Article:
Jones, 74, has been diagnosed with dementia and speech-limiting aphasia.
Last month Jones revealed he had been diagnosed with the devastating disease and on Sunday he appeared at Bafta Cymru to accept a lifetime achievement award for his contribution to film and television.
Terry Jones and Michael Palin
Continue reading: Michael Palin: "The Pythons Will Rally Round Terry Jones"
Palin said it has been “painful to watch” the progress of his friend’s dementia.
Monty Python star Michael Palin has penned a moving post about his friend and colleague Terry Jones’ dementia diagnosis. Jones’ diagnosis was revealed earlier this week, with a spokesperson for the actor and writer saying he was no longer able to give interviews.
Michael Palin has written about his friend Terry Jones’ dementia diagnosis
In a Facebook post Palin shared a recent photo of the pair together and wrote: “Terry J has been my close friend and workmate for over fifty years. The progress of his dementia has been painful to watch and the news announced yesterday that he has a type of aphasia which is gradually depriving him of the ability to speak is about the cruellest thing that could befall someone to whom words, ideas, arguments, jokes and stories were once the stuff of life. Not that Terry is out of circulation."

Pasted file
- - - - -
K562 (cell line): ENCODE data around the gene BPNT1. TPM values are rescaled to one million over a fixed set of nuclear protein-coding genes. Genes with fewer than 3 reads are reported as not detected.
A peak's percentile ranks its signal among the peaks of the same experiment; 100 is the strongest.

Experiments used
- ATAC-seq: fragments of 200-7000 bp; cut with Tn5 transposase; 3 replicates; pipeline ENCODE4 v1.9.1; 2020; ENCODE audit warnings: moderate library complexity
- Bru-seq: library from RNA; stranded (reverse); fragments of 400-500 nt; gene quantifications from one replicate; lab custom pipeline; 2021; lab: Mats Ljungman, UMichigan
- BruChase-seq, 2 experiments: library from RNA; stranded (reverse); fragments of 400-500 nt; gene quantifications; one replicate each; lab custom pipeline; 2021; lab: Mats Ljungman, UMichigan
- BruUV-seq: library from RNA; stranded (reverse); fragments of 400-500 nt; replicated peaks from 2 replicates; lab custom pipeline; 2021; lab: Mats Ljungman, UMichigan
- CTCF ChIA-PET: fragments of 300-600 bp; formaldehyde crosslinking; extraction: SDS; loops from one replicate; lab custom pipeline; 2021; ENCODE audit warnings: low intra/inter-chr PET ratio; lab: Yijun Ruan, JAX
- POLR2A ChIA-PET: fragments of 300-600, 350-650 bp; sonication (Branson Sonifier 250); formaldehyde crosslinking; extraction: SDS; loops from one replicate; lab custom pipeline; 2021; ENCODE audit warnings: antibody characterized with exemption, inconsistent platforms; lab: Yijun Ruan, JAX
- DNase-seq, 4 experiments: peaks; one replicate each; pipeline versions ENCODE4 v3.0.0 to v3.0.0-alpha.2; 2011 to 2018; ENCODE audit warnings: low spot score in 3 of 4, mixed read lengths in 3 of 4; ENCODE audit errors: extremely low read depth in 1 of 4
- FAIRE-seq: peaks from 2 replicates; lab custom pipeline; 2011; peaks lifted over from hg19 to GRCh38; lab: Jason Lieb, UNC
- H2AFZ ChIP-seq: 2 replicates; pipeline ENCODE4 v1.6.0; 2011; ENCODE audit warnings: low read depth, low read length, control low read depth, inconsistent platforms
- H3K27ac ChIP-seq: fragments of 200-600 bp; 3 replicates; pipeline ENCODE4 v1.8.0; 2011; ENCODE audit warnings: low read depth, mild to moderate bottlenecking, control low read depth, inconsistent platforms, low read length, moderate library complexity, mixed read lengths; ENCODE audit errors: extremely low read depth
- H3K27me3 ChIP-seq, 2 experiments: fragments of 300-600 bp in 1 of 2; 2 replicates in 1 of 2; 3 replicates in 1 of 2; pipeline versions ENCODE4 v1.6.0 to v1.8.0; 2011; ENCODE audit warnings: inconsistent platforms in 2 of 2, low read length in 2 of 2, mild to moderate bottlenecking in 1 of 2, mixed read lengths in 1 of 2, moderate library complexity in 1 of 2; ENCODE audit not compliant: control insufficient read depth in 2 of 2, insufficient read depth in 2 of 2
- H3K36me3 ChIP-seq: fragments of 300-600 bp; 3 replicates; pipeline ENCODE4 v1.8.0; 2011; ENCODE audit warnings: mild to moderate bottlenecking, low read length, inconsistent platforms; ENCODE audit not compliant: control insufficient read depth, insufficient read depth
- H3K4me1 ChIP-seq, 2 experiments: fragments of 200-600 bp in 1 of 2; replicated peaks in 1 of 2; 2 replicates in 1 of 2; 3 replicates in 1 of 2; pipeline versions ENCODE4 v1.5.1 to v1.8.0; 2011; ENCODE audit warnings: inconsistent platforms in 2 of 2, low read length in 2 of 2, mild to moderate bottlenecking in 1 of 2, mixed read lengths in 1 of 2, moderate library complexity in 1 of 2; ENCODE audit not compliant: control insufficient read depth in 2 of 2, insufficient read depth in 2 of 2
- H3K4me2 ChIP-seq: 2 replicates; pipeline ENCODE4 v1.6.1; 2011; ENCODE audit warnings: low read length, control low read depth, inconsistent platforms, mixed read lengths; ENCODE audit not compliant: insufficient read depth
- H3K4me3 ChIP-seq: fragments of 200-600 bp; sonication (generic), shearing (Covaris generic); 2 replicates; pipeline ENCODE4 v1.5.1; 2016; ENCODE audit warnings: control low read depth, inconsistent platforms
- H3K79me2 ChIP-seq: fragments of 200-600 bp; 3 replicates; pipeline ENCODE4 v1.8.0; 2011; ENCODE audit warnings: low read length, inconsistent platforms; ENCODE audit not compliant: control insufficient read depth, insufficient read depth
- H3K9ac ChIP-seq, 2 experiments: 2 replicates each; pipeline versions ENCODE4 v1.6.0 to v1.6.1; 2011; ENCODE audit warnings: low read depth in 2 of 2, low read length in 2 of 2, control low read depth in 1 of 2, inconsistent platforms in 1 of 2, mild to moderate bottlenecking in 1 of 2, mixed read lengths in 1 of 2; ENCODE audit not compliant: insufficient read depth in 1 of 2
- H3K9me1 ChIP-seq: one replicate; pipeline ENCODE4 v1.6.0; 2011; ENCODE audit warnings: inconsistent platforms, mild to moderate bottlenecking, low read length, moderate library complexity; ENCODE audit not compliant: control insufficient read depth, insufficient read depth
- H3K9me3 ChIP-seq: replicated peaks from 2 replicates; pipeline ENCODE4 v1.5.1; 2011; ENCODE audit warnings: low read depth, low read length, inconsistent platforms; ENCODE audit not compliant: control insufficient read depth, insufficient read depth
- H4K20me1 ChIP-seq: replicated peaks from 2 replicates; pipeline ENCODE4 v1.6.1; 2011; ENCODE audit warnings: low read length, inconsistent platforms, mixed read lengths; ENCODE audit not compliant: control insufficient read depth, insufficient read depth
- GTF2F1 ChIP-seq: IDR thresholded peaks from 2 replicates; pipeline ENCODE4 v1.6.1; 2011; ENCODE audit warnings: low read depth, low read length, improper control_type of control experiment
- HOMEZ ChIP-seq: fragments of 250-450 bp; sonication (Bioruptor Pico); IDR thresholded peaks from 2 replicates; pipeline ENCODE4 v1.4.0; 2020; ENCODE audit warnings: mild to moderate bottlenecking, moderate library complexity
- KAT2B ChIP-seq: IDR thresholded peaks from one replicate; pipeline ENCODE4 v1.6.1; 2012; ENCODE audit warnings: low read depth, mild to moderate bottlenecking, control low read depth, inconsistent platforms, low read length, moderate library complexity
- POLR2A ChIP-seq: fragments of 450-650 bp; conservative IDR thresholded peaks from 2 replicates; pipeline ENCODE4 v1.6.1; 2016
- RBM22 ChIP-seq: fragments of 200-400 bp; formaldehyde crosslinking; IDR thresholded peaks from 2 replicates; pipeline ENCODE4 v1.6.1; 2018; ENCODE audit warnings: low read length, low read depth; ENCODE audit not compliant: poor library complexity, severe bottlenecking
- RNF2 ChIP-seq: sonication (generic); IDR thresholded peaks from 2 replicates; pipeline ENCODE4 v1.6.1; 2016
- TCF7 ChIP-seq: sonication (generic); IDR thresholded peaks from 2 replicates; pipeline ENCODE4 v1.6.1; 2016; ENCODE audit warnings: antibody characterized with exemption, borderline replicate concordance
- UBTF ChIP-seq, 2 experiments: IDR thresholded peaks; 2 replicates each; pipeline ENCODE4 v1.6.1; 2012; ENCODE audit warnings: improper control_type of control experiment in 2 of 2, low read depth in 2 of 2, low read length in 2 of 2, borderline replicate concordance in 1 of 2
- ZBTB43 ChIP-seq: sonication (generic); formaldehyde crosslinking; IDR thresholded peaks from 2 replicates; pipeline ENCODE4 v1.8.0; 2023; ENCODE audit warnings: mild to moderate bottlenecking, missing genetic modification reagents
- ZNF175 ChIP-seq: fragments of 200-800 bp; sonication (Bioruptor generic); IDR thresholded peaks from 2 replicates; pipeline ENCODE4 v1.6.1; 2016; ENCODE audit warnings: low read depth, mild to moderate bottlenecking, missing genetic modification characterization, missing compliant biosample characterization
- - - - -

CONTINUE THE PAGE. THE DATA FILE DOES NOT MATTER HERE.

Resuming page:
Michael Palin is to play Don Quixote, with 'Star Wars' actor Driver as a character based on the explorer's servant Sancho Panza.
After nearly twenty years of trying to get it off the ground, director Terry Gilliam claims that he’s finally getting the chance to make his Don Quixote movie – and apparently, the success of the Star Wars movie is to thank for it.
His latest proposal for the project, which has reportedly been unsuccessfully launched on seven separate occasions going back nearly two decades, involves Adam Driver portraying a character based on the Spanish adventurer’s loyal servant Sancho Panza, while Gilliam’s old ‘Monty Python’ colleague Michael Palin is to play Don Quixote himself.
Terry Gilliam at the Cannes Film Festival 2016
The comedians behind Monty Python have turned into household names and The Holy Grail is potentially their most loved piece. Having been commissioned by the BBC in 1969 Terry Gilliam, John Cleese, Michael Palin, Eric Idle, Terry Jones and Graham Chapman began shooting scenes for a sketch show under the name of Monty Python's Flying Circus. The 45 episodes were full of surreal comedy which each and every one soon became cult classics.
Monty Python could be in trouble...